Before we knew it, we were in our corral ready to go. Being surrounded by so many awesome people was great, but the nerves were starting to kick in. I was surprised they hadn’t knocked earlier in the day as is usual for me on race day, but the overall feeling of this race was different. I knew I was going to have fun with my hunny running through the streets of NYC. As a young kid, I remember seeing the marathon on tv and thinking how cool for so many people to be freely running through NYC, but never in my mind did I ever think I would be standing here about to run the streets of NYC. We were able to get warm, and shed our layers off before we got to the actual start. We were getting really excited as we were getting closer to the start, tons of people, the energy was amazing, the Star Spangled Banner performed by one of the runners and then the cannon went off. Those things give me goosebumps just remembering them. We had one goal for our run, we wanted to run a 4:30 marathon. We were able to keep the pace and stay on for 15-16 miles, until we hit Queens and got into Manhattan. The Queensboro bridge was a beast as it was a straight incline into Manhattan. My legs were definitely feeling it at that point. The Manhattan rollers slowed us down and by the time we hit the Bronx we were starting to fall off pace.
Our walking intervals were more often and longer and it was mentally draining. The crowds definitely helped to distract the pain and keep carrying us to the finish line. Once we got into Central Park, the last couple of “hills” which seem mountains at that time, came up and we looked at our watches, by that point our 4:30 goal became the “let’s make it under 5” so we did our best to run through the crowds and forget the pain to come in under 5 … mission accomplished 4:59:59. Such a great feeling to be done, but unlike other races where you get most of your things right at the finish, 26.2 miles became more like 28 miles. Since so many people run the marathon, they have to make room for all who still are coming in. It is another good mile or 2 (or seems like that) before you get your pictures taken, your bag with food, your blanket and your poncho. We didn’t make it out of the park until about 45 minutes after we finished, we were cold, stiff, and tired, but super happy to have been part of this epic marathon. They gave us our well earned and long awaited NYC ponchos, which are amazing. They have a fleece inner lining and it felt great wearing them as we were slow walking through NYC. An Under Armour rep had been standing outside of a building and he was inviting marathoners inside a pop up store where they had set-up a stretching area with food for athletes. Since we were waiting for Jenny, we ventured inside to check it out. It sounded great until they told us it was downstairs and we had to maneuver stairs. LOL it was a sight to see as going down stairs wasn’t the prettiest after having done a marathon. We walked into a room with all kinds of goodies including foam rollers, stretch bands, yoga mats, and Normatec boots. The best part of all was a delicious carrot cake they had for us. Needless to say, Felipe and I took advantage of everything. The mere thought of stretching wasn’t the best, but I knew I would quickly get stiff and then it would be even harder to move around. So I made the effort and braved the foam roller, which actually didn’t feel too bad especially a high-tech vibrating foam roller. Best thing! 🙂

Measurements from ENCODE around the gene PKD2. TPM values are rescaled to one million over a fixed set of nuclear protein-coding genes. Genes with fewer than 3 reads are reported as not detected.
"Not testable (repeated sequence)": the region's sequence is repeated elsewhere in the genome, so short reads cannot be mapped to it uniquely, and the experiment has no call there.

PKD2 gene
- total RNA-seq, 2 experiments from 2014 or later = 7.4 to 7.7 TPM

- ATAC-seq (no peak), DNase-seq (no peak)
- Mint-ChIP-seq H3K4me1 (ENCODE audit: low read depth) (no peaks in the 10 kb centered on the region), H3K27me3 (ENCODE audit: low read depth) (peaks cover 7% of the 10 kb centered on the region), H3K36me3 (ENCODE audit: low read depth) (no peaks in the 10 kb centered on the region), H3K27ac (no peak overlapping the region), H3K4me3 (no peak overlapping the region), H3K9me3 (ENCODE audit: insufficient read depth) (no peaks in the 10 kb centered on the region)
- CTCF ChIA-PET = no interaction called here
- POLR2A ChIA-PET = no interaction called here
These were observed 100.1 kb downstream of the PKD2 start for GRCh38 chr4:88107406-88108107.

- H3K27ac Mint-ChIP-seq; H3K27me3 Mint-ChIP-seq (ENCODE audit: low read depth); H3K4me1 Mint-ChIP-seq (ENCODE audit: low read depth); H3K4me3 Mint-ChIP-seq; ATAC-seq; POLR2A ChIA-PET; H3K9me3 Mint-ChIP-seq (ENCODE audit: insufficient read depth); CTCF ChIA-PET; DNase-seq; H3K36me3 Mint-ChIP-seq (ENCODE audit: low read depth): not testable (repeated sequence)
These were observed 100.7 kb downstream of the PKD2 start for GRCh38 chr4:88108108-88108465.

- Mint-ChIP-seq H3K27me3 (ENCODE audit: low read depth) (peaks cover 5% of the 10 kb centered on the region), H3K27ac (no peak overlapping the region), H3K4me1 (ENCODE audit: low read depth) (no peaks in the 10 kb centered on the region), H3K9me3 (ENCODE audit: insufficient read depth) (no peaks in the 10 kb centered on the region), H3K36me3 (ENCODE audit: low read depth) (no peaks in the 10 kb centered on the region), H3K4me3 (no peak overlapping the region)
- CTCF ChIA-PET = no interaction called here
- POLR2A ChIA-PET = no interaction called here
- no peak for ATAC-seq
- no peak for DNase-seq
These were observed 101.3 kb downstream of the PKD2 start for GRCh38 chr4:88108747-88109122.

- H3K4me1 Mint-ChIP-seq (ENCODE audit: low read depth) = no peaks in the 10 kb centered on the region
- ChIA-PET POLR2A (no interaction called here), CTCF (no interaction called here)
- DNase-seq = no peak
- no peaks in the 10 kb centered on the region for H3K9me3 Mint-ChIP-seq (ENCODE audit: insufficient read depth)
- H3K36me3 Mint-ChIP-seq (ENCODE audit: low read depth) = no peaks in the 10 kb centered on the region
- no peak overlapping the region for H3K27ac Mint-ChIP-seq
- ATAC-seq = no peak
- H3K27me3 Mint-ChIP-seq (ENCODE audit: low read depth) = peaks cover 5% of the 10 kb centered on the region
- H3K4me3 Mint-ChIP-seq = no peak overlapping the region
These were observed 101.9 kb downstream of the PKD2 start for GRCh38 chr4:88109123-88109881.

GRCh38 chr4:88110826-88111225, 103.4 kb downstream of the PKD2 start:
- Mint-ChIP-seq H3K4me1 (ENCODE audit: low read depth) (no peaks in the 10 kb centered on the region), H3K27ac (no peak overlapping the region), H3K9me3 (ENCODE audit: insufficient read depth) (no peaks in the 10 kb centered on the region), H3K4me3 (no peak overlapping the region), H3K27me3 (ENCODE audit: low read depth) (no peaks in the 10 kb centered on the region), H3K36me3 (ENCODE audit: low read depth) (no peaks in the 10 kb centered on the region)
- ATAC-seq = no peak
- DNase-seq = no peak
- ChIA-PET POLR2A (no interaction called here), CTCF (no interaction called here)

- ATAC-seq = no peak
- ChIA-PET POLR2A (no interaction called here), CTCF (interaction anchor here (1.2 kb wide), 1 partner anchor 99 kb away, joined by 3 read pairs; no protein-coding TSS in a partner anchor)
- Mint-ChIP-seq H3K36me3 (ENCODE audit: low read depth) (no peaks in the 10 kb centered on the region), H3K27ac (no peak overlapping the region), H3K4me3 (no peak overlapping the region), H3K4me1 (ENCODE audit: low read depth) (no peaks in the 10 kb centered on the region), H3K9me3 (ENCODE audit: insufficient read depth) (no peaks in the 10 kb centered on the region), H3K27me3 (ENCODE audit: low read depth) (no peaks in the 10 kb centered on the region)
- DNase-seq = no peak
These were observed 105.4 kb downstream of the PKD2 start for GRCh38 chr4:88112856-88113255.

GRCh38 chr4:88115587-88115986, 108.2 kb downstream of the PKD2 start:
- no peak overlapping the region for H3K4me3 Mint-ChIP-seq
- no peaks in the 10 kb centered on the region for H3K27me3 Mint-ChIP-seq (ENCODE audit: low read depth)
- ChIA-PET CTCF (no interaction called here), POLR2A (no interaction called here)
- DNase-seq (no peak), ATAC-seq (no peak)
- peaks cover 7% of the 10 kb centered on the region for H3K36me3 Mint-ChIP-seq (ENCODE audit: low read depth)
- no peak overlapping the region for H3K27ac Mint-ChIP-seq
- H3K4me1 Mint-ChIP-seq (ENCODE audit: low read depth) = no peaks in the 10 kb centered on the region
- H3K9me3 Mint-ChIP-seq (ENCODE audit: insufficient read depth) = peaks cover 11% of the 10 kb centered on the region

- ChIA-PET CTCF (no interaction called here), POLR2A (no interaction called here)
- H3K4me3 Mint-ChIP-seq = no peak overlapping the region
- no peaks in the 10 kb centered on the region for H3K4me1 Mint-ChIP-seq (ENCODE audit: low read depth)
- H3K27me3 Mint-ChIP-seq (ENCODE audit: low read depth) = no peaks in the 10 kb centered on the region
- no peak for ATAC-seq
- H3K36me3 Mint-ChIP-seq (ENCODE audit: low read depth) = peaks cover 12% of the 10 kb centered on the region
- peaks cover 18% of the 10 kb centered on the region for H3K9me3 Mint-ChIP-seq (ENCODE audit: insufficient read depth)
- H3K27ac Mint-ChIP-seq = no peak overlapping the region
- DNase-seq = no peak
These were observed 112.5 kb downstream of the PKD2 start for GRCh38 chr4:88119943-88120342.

Felipe then jumped into the Normatec boots and once he was done, I used them too. By that time, Jenny had finished and met up with us, where she also took advantage of free stretching area. As we hobbled up the stairs and back onto 72nd, we went to grab some food. Burgers, fries, and beer – can’t beat that. We took an Uber back to the hotel and got some rest. Medal Monday came and Felipe went off to work, accidentally taking both of our medals. Worked out great though
because he was able to capture an awesome picture of them on his work terrace with the NYC backdrop. Jenny and I had went for brunch and enjoyed some mimosas and delish breakfast. We walked back towards the hotel and went to do some shopping. You can’t be in NYC and not get some retail therapy in with a good friend. It was a great cap to an awesome weekend and I can’t say enough how I love this city and all it offers.